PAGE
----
The happy news is that our library will open on Monday for curbside pick-up. The less good news is that we can only request books on our own library shelves instead of from anywhere in the 54-library consortium. Good news is that the online catalog allows narrowing search by genre and by library. Pandemic brain (see above) craves mysteries right now, something predictable and a bit formulaic… like genre fiction. I shall pick up three mysteries on Monday, two of them by author I am not familiar with. Who knows, maybe I will discover a new series to binge on.

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8 Responses to Unraveled blathering.

  1. Kat says:

    That is good library news! (well that is if your library has a the books you want!)

  2. =Tamar says:

    It’s not pandemic brain. The Name of the Rose is like that anyway. Furthermore, it’s deliberate.

  3. Ellen D. says:

    Got a good laugh from the screenshots! I wish my library would open for curbside pick up – I am not loving reading from the iPad but it is better than nothing. I love mysteries – I’ll be happy if you discover a new series to share. OMG, I went back through your old posts to find out more about your Jeopardy appearance! Wow! That really was something!

  4. Kym says:

    I am hoping my library will open for curbside pick-up soon . . . They sent me a survey. I think I said “please-oh-please curbside pickup” at least 4 times. I’ve been craving mysteries and police procedurals. Not my typical genres AT ALL. But whatever. Hang in there. I hope warmer weather heads your way so you can GET OUT a little and (as my mom used to say) “blow that stink off you!” XO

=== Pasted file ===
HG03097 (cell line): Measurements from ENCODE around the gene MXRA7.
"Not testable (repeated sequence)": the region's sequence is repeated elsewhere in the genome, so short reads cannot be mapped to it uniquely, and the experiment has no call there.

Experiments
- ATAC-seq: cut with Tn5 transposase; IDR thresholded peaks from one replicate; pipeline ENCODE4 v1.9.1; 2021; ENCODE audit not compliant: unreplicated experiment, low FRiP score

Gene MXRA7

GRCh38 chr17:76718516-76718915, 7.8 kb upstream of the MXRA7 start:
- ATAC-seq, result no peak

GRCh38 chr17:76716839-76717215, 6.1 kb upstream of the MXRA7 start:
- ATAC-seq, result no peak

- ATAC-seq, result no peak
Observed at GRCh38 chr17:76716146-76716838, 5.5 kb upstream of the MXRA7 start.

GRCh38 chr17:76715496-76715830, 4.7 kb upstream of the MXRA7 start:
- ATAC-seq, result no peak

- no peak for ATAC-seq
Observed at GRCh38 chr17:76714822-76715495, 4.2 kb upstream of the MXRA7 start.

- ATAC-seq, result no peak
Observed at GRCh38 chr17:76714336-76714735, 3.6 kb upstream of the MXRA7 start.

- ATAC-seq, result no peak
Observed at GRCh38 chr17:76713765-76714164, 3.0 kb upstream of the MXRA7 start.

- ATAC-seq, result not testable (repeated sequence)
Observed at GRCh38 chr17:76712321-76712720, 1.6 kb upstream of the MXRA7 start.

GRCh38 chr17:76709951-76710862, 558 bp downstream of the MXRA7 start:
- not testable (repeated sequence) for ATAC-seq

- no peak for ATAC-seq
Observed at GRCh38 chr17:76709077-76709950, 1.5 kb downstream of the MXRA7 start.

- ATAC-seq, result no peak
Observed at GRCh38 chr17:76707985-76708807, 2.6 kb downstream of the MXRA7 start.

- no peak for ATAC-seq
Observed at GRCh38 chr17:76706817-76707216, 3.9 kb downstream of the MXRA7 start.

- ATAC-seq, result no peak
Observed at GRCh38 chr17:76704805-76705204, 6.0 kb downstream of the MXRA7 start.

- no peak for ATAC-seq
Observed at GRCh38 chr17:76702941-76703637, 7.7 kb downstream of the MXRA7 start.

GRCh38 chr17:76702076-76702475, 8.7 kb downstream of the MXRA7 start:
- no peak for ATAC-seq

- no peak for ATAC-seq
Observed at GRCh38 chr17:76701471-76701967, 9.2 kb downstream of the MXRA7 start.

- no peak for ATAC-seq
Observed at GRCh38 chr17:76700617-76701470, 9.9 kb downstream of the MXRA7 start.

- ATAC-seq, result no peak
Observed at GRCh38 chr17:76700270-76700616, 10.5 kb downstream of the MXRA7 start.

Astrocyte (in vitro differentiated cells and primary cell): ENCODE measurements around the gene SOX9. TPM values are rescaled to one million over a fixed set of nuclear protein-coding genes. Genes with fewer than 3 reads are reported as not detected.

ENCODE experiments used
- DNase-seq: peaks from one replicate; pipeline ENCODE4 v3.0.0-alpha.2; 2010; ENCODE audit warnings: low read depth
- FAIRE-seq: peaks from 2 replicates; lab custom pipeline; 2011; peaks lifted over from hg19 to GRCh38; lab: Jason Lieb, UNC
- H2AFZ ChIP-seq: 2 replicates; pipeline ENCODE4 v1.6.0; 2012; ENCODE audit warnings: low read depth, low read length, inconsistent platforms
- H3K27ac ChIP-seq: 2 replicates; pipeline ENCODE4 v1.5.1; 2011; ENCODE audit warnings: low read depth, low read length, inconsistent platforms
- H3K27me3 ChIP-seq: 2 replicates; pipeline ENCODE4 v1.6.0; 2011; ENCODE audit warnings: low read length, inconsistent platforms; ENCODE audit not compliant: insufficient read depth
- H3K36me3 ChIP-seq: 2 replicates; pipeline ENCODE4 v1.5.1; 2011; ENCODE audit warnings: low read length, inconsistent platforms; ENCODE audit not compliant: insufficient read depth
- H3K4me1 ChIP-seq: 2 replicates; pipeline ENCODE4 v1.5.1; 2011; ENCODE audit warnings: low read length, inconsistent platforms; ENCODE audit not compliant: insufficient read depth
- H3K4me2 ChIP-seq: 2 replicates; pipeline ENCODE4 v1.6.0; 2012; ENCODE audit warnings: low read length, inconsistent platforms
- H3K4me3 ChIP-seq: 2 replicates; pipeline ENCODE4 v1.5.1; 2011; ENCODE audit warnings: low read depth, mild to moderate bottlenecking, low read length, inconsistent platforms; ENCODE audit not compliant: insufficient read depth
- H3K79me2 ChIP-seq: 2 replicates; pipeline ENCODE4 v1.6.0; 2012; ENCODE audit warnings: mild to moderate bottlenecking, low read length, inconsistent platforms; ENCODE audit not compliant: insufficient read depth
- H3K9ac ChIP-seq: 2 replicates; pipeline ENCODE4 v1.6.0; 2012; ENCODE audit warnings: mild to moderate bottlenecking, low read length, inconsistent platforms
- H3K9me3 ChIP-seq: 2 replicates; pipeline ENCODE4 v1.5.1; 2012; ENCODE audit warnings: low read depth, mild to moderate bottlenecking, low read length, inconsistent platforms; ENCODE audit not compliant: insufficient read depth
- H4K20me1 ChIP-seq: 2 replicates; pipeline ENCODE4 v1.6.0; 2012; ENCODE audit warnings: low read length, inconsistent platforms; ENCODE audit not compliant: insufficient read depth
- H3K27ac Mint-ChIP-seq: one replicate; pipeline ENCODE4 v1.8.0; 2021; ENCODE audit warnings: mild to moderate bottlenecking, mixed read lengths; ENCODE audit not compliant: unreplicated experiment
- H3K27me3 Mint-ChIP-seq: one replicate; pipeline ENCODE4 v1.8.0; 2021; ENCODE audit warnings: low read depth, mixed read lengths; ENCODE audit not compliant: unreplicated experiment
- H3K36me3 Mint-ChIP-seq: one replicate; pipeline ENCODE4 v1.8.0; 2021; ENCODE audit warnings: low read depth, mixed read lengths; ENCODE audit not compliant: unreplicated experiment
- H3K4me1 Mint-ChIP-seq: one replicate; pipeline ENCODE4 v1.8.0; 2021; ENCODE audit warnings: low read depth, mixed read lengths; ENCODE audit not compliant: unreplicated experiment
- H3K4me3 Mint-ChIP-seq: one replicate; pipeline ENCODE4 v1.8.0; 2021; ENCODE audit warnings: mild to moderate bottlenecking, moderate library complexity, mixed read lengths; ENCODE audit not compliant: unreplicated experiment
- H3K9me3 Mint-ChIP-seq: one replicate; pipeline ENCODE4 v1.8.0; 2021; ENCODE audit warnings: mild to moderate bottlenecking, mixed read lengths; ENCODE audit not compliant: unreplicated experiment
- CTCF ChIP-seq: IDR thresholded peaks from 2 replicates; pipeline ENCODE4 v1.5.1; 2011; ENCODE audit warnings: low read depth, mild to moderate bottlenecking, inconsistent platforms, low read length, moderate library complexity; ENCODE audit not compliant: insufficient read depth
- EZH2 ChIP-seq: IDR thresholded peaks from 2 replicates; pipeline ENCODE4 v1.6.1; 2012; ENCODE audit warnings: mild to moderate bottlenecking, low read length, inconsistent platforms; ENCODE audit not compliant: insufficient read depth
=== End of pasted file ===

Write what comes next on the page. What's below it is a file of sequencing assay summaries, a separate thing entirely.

5. gayle says:

    Echoing Tamar – The Name of the Rose is a slog for the first 100 pages or so, then it picks up and is unputdownable by the time you hit the last third of the book. (Well, that’s how I remember it anyway – it’s been 30 years since I read it…)
    Crossing my fingers that your library brings you something wonderful!

  6. I coudn’t be bothered with The Name of the Rose even in normal times. I got 41% of the way into it before deciding it wasn’t worth my time. Also, I would recommend stopping with Divergent. The second book felt even more juvenile to me than the first, and with the third book the author makes some odd (and very predictable, at least to me) surprise! twist! choices.

    I greatly appreciate that Goodnight Moon tweet. And yes. I’ll take cat, too.

  7. readknit says:

    I love your screenshots and am glad to see them all gathered in one place so I can laugh long and loud. Hope the library curbside pickup and warmer weather visiting cure your cabin fever!

  8. k says:

    Two words: Internet Archive. I just spent an entire four days on Dorothy Sayers, until I realized . . . that I just don’t like them any more. I’ve got “Waiting for Godot” up next. Theater of the absurd? Yes please!
    Oh, and Project Gutenberg – Gutenberg.org. I’ve downloaded a lot of things. Epictetus’s “Enchirion,” “Moby Dick” (- yes, Moby Dick. You want to argue? I will win). H.P. Lovecraft, till I remembered about nightmares. I think I got “Tess of the D’Ubervilles” from there. A beautiful description of walking home slightly drunk.
    I love my iPad. I love my Nook.